City leaders hope the emergency cash will tide businesses over but have called on the Government to do more to save the sector.
Pubs and bars in the Liverpool City Region were mandated to close on Wednesday (14 October) unless they could operate as restaurants.
The area was the first to be placed into the “very high” risk category under the new tiered system, where different households are banned from socialising together in any setting.
Local leaders said the Government’s scheme did not provide workers with an adequate wage subsidy and warned permanent closures and mass job losses were on the horizon without additional support.
The scheme will aim to help hospitality businesses for up to four months.
Operators can apply for a grant from today (Friday 16 October) until the application window closes at 5pm on Friday 30 October, through their local authority’s website.
An initial sum is to reach businesses within 10 days of their application being approved.
In a joint statement, the metro mayor, city mayor and leaders of the city region’s six local authorities slammed Chancellor Rishi Sunak’s measures for falling “far short of what our region needs and deserves”.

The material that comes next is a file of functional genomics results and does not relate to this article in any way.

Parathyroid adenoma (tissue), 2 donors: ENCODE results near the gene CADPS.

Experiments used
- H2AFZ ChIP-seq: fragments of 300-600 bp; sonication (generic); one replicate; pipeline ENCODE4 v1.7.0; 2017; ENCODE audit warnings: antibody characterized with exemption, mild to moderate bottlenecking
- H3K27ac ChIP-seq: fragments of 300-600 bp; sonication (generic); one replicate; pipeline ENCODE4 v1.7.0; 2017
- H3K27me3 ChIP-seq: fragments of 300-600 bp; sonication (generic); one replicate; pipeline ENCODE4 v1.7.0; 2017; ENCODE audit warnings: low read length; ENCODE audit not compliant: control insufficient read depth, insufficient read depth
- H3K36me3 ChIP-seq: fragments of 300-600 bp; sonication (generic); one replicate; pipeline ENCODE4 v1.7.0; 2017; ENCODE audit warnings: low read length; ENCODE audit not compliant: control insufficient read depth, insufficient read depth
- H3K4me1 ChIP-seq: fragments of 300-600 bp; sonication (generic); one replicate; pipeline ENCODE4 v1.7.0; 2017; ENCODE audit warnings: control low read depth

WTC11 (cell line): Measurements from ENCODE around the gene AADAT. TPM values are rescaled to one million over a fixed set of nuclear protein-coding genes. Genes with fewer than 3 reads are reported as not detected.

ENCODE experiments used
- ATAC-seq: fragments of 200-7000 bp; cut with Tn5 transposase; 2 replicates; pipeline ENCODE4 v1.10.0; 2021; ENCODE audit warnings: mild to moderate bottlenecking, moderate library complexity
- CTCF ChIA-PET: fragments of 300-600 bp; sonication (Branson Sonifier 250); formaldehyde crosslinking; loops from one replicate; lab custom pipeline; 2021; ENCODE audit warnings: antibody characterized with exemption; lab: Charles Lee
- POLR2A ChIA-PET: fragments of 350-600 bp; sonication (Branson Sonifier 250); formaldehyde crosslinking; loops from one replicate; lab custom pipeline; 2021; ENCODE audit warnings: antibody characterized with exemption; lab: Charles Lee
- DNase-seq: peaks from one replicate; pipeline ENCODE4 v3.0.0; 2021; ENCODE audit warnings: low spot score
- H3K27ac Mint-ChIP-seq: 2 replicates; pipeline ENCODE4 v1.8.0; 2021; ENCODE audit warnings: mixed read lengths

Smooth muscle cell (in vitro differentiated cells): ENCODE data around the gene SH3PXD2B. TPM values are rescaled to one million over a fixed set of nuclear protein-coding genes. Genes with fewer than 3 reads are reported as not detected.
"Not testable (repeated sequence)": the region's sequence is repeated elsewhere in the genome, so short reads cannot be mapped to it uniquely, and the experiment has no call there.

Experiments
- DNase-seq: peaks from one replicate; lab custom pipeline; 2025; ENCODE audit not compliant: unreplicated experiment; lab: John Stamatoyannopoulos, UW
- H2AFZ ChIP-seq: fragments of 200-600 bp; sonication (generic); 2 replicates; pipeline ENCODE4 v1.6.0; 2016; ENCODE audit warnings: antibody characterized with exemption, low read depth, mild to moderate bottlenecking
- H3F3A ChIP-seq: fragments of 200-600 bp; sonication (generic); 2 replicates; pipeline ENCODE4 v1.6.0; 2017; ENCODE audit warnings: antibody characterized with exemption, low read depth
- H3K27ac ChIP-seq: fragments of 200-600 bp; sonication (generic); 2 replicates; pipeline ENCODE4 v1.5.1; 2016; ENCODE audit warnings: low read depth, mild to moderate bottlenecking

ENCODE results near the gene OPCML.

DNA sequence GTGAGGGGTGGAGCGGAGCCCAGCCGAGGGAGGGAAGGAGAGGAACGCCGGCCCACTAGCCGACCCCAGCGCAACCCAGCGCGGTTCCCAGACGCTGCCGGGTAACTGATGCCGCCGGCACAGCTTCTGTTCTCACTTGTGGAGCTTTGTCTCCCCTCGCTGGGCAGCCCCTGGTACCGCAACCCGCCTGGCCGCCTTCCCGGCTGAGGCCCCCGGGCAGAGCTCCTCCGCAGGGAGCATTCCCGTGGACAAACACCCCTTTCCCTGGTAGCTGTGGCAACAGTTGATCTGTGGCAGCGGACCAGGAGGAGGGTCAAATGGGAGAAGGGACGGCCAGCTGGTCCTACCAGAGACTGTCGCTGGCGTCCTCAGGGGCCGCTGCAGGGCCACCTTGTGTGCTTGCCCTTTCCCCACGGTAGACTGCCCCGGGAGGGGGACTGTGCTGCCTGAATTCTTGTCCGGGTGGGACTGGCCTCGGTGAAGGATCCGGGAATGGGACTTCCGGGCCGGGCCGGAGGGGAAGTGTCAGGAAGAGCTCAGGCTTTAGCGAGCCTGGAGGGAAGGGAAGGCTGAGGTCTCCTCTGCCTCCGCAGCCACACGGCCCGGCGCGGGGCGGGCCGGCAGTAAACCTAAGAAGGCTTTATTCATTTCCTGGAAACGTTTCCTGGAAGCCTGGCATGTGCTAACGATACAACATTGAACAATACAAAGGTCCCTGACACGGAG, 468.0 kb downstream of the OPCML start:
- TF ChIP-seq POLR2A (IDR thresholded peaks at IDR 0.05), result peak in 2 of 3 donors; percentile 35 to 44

They said: “If 80% was the right level of support back in March, then it should be in November. Lots of the people affected by these new restrictions will be in low paid, insecure work and it is deeply unfair to expect them to survive on two-thirds of the minimum wage.”
“We know business owners and staff are absolutely at breaking point and we will do anything we can to prevent businesses and jobs going to the wall.
The leaders said they would continue to push “for a more comprehensive funding package".
Government has stepped away
They added: "We will continue to fight for a more comprehensive funding package, but in the meantime, where the national government has stepped away, we, as local leaders, will step up.
“We know that once a business is gone, they are gone, and we must do everything we can to prevent that.
“Our hope is that this fund can provide some interim support and will mean local businesses and their staff survive in the coming weeks and months, until the government does the right thing.
“Our own teams have worked round the clock, in partnership with the sector, to get this fund ready for applications.
“We are committed to ensuring that we turn applications round at pace and get money to those businesses who so desperately need it.
“If, and when, we are successful in securing more national support, it may well replace the need for this fund, enabling us to repurpose the money back to other areas where it is also sorely needed.”